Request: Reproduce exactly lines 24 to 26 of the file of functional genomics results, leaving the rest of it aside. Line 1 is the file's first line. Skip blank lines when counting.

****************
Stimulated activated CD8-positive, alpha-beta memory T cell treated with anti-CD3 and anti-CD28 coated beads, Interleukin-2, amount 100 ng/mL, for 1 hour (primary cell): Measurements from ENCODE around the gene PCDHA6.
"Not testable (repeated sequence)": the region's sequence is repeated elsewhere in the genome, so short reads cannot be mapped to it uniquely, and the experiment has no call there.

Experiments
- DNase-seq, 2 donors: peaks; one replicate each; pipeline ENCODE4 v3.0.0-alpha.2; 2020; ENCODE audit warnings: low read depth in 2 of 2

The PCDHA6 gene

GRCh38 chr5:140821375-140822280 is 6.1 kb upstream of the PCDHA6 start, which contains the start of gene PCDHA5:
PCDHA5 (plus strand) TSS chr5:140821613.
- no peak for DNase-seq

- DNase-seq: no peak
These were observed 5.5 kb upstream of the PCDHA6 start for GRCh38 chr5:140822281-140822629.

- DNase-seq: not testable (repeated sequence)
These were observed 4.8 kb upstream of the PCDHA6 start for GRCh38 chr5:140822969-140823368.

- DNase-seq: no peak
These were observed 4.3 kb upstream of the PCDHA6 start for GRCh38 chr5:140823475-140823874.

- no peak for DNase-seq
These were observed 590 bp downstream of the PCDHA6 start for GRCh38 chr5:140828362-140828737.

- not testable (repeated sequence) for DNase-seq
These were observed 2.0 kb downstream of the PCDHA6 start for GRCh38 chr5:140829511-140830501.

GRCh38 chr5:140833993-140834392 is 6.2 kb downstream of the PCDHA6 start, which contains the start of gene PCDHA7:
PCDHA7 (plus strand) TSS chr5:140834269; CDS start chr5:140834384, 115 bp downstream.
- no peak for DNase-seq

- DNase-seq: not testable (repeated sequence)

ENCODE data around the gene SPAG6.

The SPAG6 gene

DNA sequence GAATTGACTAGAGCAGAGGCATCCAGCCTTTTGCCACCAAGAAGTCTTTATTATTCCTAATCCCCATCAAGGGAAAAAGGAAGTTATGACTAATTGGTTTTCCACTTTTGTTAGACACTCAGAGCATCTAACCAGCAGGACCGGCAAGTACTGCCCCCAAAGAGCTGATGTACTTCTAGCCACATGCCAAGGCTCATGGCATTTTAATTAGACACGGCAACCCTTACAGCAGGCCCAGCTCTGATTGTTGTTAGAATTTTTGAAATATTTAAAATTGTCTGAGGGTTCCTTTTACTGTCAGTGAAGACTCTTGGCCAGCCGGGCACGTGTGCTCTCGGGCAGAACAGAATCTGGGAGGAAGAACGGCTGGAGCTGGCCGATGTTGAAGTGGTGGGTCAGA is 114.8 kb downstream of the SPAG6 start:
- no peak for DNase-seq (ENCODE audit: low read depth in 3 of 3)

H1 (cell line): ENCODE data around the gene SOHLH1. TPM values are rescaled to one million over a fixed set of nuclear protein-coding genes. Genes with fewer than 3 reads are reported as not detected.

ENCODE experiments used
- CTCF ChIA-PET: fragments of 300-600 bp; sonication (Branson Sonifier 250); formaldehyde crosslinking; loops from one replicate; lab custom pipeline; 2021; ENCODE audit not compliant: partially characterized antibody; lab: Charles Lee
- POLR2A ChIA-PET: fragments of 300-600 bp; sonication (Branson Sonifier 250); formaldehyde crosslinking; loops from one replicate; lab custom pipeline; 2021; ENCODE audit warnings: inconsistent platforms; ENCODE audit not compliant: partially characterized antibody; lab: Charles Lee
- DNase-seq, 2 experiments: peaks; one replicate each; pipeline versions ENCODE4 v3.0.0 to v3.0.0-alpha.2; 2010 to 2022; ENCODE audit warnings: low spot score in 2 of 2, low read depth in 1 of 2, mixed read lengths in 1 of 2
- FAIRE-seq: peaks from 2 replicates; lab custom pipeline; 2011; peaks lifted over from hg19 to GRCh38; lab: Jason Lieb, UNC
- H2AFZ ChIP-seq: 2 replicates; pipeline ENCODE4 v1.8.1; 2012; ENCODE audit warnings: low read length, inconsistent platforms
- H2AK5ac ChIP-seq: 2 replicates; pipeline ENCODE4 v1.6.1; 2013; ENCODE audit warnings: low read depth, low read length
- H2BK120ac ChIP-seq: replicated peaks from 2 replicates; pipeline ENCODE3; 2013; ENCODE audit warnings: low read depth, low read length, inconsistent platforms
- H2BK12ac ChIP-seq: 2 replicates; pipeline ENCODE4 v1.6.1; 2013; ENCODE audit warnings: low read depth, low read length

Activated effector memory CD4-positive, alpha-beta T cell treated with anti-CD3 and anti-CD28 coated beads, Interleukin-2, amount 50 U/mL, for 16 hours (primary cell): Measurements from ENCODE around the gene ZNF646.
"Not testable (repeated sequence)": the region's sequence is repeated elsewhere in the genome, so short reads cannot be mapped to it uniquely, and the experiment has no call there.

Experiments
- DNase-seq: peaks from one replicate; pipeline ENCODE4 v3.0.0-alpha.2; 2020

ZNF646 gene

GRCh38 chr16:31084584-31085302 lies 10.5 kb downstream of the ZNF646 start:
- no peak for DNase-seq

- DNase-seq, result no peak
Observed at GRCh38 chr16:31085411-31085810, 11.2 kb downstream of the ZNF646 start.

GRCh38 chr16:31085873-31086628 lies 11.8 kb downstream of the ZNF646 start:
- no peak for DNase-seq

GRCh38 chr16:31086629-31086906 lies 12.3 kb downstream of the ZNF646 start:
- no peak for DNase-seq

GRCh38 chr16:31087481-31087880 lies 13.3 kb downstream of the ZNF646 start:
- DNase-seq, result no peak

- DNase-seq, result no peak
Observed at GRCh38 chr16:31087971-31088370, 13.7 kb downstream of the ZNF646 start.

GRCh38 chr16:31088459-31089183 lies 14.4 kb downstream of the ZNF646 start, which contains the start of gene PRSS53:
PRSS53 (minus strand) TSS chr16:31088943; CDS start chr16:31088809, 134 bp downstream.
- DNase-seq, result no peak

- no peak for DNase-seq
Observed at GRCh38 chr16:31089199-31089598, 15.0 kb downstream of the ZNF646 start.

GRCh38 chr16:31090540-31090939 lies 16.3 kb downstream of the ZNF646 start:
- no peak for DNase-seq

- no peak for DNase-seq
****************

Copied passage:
The SPAG6 gene

DNA sequence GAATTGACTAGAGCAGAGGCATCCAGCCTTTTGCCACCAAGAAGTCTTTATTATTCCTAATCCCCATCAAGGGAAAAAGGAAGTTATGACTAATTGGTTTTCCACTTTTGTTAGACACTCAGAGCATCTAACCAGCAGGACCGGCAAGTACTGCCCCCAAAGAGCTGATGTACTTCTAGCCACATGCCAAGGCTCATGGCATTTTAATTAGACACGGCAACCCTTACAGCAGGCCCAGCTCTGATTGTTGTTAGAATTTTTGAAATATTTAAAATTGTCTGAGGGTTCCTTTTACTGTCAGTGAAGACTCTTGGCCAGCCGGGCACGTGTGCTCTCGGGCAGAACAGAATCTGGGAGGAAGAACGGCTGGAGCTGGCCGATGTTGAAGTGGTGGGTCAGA is 114.8 kb downstream of the SPAG6 start:
- no peak for DNase-seq (ENCODE audit: low read depth in 3 of 3)